Friday, September 12, 2008


Hurricane Ike from the International Space Station, photo by NASA (Hurricane Ike from the International Space Station, photo by NASA)

Hurricane Ike -- Update Friday Evening, 12 September 2008

The grim forecast for Ike has not changed and in some ways has worsened. Honestly, evacuation is what you need to do if you live in its direct path on the Texas Gulf Coast.

Thanks to reader Kent's comment from yesterday's post here, I've discovered the best blog ever for understanding this hurricane, Dr. Jeff Masters' WunderBlog. Dr. Masters co-founded the Weather Underground in 1995 while working on his Ph.D. at Michigan, and flew with the NOAA Hurricane Hunters from 1986-1990All of the information in this post comes from his research, so hop over there for the latest. I'll quote a small portion of the excellent information he has on tap:

"Although still of Category 2 strength, Ike remains larger and more powerful than Category 5 Katrina or Category 5 Rita. As I discussed in yesterday's blog entry, a good measure of the storm surge potential is Integrated Kinetic Energy (IKE). Ike's Integrated Kinetic Energy has fallen from 149 Terajoules this morning to 124 at 3:30 pm EDT this afternoon. However, this is still larger than the total energy Katrina had at landfall, and Ike's storm surge potential rates a 5.1 on a scale of 1 to 6."

"Ike is attempting to create a new eyewall, and visible satellite loops and Galveston radar suggest the storm is becoming more organized. However, Ike has only a few more hours over water, and there is not time for the hurricane to intensify more than 5-10 mph before landfall. Ike will not inflict extreme wind damage like Katrina's or Rita's. The big story with Ike will be the storm surge."

Illustration of Storm Surge Guidance for Texas and Louisiana Gulf Coasts, Friday -- image from NOAA (Illustration of Storm Surge Guidance for Texas and Louisiana Gulf Coasts, Friday -- image from NOAA. Click to enlarge.)

"According to the NOAA) tide gauges, storm tides are running 6-8 feet above normal along the central Louisiana coast this afternoon...The fact that Ike's storm surge has reached such high levels 200-300 miles north of the storm is a very bad omen for the upper Texas and western Louisiana coasts. The latest forecast surge values from NOAA):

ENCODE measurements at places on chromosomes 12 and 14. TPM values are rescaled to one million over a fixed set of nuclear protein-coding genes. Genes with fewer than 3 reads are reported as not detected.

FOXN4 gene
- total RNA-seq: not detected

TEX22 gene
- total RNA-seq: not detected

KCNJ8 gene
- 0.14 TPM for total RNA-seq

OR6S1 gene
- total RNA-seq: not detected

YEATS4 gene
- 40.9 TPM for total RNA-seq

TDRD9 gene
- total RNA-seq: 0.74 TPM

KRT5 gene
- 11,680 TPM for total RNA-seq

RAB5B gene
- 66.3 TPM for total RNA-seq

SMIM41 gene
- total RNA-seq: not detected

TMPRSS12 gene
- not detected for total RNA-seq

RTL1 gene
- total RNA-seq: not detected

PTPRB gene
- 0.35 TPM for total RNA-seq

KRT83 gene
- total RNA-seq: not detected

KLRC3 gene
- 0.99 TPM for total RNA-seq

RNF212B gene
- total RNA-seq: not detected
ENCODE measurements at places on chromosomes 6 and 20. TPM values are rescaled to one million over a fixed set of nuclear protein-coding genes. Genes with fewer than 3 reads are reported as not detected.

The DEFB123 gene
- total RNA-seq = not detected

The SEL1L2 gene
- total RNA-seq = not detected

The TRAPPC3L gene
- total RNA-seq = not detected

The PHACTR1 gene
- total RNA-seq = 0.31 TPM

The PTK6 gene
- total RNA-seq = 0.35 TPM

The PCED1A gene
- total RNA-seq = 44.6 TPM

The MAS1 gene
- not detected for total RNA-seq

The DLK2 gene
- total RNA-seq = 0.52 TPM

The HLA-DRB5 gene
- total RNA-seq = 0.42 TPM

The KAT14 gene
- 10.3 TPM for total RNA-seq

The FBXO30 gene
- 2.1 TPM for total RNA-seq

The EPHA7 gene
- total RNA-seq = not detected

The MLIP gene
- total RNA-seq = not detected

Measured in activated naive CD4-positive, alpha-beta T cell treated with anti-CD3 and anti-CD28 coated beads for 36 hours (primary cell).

Shoreline of Galveston Bay... 15 to 22 feet
Bolivar Peninsula... 17 to 20 feet
Galveston Island... ... 14 to 17 feet
Gulf-facing coastline from Sargent to San Luis Pass... 8 to 14 feet"

Dr. Masters is predicting that Ike will flood the city of Galveston. He states "If the surge exceeds the 17 foot forecast, it will overtop the sea wall and act like a battering ram against the buildings in Galveston. It is also possible that the sea wall will be destroyed along some sections, allowing the ocean direct access to Galveston." Shades of 1900.

A formerly populated area of Galveston four blocks wide, half mile long, which was wiped clean by the storm surge during the Hurricane of 1900 (A formerly populated area of Galveston four blocks wide, half mile long, which was wiped clean by the storm surge during the Hurricane of 1900; complete pictorial plus some of the earliest films ever taken in the aftermath available at The 1900 Storm.)

Dr. Masters also predicts "significant tightening of gas supplies in coming months, due to extensive damage to the oil refineries in the Houston and Port Arthur area." Regarding Houston, he states "Nevertheless, winds of Category 1 hurricane force (75-85 mph) will affect the city for about a 4-hour period in the early morning hours of Saturday. People in well-built homes will suffer only minor damage, but mobile homes and homes not build to code will suffer significant damage. The extremely long duration of the hurricane force winds will cause much greater damage than is typical for a hurricane of this strength."

He goes on to discuss the Inland Wind Model developed by NOAA scientists and has an excellent graphic and explanation at the link above. In this section, he states "We can expect Ike to cause the largest and longest-lived power outage in Texas history, with power knocked out along a 200-mile wide swath in eastern Texas and extreme western Louisiana extending 300 miles inland to I-20. Dallas will be at the fringe of the region of widespread power outages, and should not suffer major power failures." Our local news has repeatedly warned of the possibility of local power failures. I've pulled out my candles and have my crank-powered radio/flashlight handy. I've also backed up my hard drive to an online briefcase, and topped off the cat's self-serving food and water supply. I need to go cook what I can from my refrigerator in case I have to go a couple of days without power, and fill up water bottles plus a bucket for the toilet.

Austin has taken a large number of special needs refugees at our local hospitals, including many premature infants. The shelters are filling so rapidly that all our local schools closed early today, in order to convert them into evacuation facilities. Stay in touch, folks, and help where you can.

[Cross-posted at Group News Blog.]

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